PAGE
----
“As you can see, these are clearly petroglyphs of Dinosaurs, proving that they may have actually co-existed with humans in this region of Peru” Tim, our guide said both confidently and casually before going on to point out some of the other interesting petroglyphs.
Tim is a Polish-American from Chicago who has been living here in Peru for the last 6 months. I think it may be his native English and not his guiding skills that have landed him a job here as a tour guide.
“I’m sorry” I said the word bursting forth pretty much on thier own accord. “Did you just say that dinosaurs co-existed with humans?”
He seemed to think that I was questioning his leadership as he answered a bit savagely “well look at those petroglyphs, what else could that be an image of?”
I hadn’t been questioning his leadership, but one can’t just casually throw out that they think dinosaurs lived in Peru during the last 2,000 years and then just move on to other topics. Also maybe they are just poor representations of Llamas.
“Have these been dated?” I asked a bit more hesitantly, not wanting to incur Tim’s wrath.
“They think that they are from about 1,000 years ago.”
“What?!” I again lost all caution at hearing these words “so you are saying that dinosaurs lived in Peru 1,000 years ago- that’s crazy!”
He compressed his lips tightly together and I wondered how I could get more information about these dinosaur rumours without pissing him off. I was somehow doing a bad job of it so far. I think maybe he was just having a bad day anyway.
“Is it possible that other people have added to these, like vandalized them in recent times?” Tom asked, also innocently.
Tim rolled his eyes, “I guess” he said, “I don’t know, maybe.”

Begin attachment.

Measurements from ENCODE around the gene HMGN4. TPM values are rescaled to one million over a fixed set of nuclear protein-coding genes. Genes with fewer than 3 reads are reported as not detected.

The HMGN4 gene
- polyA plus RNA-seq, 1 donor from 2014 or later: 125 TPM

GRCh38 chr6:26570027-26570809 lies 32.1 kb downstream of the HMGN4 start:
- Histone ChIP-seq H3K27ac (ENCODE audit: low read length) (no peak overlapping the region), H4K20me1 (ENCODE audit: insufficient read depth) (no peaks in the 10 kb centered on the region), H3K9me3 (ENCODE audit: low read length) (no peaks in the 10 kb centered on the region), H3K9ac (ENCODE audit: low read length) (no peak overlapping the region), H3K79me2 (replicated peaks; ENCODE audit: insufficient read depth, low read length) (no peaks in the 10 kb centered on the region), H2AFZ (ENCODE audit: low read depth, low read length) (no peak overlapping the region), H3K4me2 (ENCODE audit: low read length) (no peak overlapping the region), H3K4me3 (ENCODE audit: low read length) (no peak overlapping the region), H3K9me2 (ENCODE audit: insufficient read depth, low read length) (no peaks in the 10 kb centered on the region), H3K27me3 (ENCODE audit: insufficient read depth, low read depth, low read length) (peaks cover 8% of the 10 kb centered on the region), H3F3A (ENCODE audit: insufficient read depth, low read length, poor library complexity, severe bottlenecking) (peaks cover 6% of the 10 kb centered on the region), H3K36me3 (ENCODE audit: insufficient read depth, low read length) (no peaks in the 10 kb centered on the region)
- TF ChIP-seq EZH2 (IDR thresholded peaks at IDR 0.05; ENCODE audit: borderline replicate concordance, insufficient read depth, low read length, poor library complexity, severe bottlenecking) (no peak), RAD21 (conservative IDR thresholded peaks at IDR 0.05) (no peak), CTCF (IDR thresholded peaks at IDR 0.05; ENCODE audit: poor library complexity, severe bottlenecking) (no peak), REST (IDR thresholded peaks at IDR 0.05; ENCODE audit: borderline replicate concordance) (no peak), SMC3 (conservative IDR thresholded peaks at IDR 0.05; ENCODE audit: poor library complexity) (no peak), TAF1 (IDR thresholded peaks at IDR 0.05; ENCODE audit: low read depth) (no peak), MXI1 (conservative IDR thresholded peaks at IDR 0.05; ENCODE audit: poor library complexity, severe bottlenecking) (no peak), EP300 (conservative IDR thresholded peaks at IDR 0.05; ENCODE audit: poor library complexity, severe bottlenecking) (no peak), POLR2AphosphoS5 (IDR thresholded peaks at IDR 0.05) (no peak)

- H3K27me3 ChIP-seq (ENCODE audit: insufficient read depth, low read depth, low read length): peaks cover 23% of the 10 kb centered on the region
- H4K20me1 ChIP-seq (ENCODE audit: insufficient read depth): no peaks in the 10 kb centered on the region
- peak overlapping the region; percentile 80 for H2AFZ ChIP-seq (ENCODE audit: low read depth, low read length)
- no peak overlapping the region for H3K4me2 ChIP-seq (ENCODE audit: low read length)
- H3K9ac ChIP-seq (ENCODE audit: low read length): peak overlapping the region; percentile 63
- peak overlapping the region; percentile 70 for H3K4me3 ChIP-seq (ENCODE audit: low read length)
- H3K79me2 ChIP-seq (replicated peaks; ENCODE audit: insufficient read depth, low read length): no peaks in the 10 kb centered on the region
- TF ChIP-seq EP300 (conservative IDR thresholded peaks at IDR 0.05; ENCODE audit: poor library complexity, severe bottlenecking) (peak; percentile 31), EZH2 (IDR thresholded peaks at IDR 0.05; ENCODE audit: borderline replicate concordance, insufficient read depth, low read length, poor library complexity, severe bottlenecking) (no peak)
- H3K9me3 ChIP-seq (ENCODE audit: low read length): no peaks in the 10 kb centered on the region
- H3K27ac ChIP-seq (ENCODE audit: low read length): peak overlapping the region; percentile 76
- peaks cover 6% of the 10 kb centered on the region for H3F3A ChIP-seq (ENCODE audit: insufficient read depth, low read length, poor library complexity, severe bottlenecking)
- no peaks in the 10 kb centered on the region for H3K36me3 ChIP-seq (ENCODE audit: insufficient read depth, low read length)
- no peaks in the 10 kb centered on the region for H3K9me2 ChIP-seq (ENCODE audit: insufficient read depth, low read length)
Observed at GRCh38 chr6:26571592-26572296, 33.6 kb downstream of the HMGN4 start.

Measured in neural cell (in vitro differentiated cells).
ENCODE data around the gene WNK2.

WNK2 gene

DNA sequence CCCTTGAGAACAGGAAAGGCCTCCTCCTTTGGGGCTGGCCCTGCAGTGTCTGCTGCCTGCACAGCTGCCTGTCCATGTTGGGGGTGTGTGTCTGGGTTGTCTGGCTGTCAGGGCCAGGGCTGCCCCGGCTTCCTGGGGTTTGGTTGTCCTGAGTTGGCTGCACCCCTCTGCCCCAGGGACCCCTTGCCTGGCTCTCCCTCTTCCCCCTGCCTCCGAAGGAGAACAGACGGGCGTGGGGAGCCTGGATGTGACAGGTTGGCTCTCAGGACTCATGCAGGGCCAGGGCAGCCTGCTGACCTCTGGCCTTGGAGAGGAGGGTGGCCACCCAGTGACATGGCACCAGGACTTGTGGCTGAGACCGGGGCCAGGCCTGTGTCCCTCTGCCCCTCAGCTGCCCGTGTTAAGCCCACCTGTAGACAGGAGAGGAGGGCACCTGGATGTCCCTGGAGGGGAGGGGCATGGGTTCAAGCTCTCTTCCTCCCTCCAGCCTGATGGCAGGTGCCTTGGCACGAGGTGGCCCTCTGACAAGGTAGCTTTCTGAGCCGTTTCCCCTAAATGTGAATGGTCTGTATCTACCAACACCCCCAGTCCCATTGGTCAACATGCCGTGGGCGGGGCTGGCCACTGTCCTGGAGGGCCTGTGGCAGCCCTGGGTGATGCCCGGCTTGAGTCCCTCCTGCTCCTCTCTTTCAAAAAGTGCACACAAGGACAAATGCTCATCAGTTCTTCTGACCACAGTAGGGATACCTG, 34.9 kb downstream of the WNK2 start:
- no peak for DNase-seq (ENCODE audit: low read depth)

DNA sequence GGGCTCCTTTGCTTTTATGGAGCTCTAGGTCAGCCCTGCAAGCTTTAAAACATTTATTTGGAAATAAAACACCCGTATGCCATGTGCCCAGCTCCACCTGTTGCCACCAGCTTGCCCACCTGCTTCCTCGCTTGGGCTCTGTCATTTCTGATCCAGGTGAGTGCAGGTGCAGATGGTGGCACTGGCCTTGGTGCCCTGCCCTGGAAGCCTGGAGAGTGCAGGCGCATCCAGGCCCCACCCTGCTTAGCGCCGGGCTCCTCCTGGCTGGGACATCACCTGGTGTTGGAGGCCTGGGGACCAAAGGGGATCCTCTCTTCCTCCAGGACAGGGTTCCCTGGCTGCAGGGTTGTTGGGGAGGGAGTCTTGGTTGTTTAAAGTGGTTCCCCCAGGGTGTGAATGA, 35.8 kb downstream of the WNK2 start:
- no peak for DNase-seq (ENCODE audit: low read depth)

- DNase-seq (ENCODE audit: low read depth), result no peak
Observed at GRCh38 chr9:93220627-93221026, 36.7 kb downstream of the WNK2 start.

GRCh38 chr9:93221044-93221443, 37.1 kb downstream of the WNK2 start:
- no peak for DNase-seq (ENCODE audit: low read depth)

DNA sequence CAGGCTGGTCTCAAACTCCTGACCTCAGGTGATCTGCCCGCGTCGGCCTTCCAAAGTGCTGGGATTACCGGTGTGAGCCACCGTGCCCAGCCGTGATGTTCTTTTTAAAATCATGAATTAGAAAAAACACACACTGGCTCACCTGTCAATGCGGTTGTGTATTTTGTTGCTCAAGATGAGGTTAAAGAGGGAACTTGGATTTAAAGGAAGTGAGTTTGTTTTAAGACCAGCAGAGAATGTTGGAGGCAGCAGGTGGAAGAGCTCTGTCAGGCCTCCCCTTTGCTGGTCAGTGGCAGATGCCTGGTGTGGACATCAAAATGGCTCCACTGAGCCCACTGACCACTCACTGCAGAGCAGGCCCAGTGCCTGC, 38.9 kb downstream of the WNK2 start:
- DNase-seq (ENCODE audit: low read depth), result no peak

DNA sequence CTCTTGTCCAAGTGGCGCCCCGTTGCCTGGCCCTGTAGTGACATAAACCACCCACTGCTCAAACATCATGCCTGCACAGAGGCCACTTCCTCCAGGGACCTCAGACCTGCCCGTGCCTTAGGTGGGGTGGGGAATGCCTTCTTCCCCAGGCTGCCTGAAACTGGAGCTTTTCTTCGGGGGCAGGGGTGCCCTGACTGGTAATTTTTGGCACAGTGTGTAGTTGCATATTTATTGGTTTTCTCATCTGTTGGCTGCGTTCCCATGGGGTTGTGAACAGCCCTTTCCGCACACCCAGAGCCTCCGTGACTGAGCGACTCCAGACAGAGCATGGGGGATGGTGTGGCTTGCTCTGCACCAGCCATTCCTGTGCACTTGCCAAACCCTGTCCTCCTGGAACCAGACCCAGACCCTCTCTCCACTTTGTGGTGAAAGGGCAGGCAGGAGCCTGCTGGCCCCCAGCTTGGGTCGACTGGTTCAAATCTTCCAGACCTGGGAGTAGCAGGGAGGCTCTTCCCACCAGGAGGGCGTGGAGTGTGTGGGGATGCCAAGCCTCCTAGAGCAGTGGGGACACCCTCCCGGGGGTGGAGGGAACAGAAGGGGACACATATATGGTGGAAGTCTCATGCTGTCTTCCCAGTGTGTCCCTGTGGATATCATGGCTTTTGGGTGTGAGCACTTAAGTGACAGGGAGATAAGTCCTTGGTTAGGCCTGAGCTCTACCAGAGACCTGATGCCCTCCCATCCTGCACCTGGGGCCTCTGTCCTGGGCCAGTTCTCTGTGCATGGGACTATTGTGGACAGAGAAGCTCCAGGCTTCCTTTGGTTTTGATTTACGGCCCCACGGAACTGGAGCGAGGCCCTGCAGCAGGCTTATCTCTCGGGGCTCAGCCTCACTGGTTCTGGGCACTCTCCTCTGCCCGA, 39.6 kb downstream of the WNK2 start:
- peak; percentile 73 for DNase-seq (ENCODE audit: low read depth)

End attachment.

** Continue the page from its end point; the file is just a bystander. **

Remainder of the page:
The internet has not turned up too much information on “Chachapoyas” + “Dinosaur”, however that night from our hostal’s balcony above the main square we did see a huge paper mache dinosaur being carried down the street parade-style so maybe I can find a another source of dinosaur info in town.
After the petroglyphs we went on to see Gocta falls. There is some argument as to whether they are the 3rd or 17th highest falls in the world. Either way they are set in a truly magical hidden valley that you stumble upon after trekking for a couple of hours through foliage that becomes increasingly more jungle-y as you near the waterfalls.
With Tarzan vines and mushrooms and orchids and lovely springy moss and ferns covering everything! These falls were not “discovered” (by anyone except the people who live around here) until 6 years ago. This is because the mermaids who live at the bottom of said waterfall told the people who chanced upon the hidden valley and falls that their town would be cursed if they told anyone about it. This actually sounded more believable to me than the whole dinosaur thing.
It was so beautiful I instantly got goose bumps all over when we first stepped into the valley.
Later that night, looking out over the crowds, dinosaur paper mache, and boxing ring with two contenders going at it in the main square I was really glad that we happened upon this town during a festival week.
The next morning when I woke up at 5:15 to a marching band parading by literally right under my window I was less pleased. It is kind of funny though. I certainly have never had an entire marching band 13 feet from my bedroom window before. And I think this may also be the first time I have heard so many firecrackers being set off before 6 am as well!